Submitted to: Meeting Proceedings
Publication Type: Proceedings
Publication Acceptance Date: February 4, 2010
Publication Date: March 5, 2010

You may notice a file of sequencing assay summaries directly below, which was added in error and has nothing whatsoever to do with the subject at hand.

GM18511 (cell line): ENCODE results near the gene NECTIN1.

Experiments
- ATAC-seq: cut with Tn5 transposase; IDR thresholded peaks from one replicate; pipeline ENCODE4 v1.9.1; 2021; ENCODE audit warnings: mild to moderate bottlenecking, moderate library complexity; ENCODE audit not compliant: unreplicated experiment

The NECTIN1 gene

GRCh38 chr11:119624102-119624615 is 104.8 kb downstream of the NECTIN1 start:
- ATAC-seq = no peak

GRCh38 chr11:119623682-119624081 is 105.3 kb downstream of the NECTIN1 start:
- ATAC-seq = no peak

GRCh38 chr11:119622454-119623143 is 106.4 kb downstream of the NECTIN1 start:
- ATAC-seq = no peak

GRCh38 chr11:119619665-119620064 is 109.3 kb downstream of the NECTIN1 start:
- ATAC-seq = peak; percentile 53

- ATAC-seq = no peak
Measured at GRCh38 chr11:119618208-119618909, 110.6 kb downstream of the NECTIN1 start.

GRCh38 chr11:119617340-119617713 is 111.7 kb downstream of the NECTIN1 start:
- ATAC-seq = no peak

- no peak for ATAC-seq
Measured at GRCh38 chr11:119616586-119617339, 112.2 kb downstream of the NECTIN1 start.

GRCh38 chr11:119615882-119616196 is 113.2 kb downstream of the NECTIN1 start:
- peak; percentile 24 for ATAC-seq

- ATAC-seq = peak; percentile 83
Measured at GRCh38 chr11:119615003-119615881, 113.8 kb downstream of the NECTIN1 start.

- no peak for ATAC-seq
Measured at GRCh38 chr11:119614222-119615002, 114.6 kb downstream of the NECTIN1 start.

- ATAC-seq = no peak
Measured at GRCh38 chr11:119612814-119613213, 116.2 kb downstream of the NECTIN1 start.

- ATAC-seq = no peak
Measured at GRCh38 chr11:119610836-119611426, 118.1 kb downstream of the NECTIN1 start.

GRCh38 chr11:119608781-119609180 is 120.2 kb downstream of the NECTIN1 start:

Citation: Ridpath, J.F. 2010. BVDV: Detection, Risk Management and Control. Proceedings of Texas Veterinary Medical Association. p. 151-158. Technical Abstract: The terms bovine viral diarrhea (BVD) and bovine viral diarrhea viruses (BVDV) are difficult to define in simple straightforward statements because both are umbrella terms covering a wide range of observations and entities. While diarrhea is in the name, BVD, it is used in reference to a number of clinical presentations, including respiratory, reproductive, and enteric disease with a severity of disease symptoms ranging from subclinical to severe. In addition, both acute and persistent infections are observed. Similarly, the term BVDV does not refer to just one viral entity, but to a group of viruses that may exist as one of two different biotypes and belong to two different species. Although bovine is in the name, these viruses also infect many species of both domestic and wild ruminants and pigs. In brief, BVDV refers to two distinct groups of viruses, BVDV1 and BVDV2, that are classified as two different species within the Pestivirus genus of the Flavivirus family. Acute infections may result in enteric, respiratory, and/or reproductive disease of varying severity, depending on the viral strain, the immune and reproductive status of the host, and the presence of secondary pathogens. Viruses from both species are further subclassified into cytopathic and noncytopathic biotypes based on their activity in cultured epithelial cells, with noncytopathic BVDV predominating in nature. Acute infections with BVDV are always accompanied by immune suppression due, at least in part, to the death of immune cells within lymph nodes and gut associated lymphoid tissue and reduction of numbers of circulating white blood cells. The suppression of the immune system leaves infected animals vulnerable to secondary infections. In addition to acute infections, noncytopathic BVDV strains may establish life-long persistent infections. These persistent infections are the result of fetal exposure to BVDV before the development of the immune system. Persistently infected (PI) animals that become superinfected with cytopathic BVDV may develop mucosal disease (MD). The PI animal is thought to be the major vector for introduction of BVDV into herds. Thus most control programs in the U.S. are focused on the detection and removal of PI animals. The other goals of control programs are to increase herd resistance via vaccination and improve biosecurity to lessen the risk of exposure to BVDV.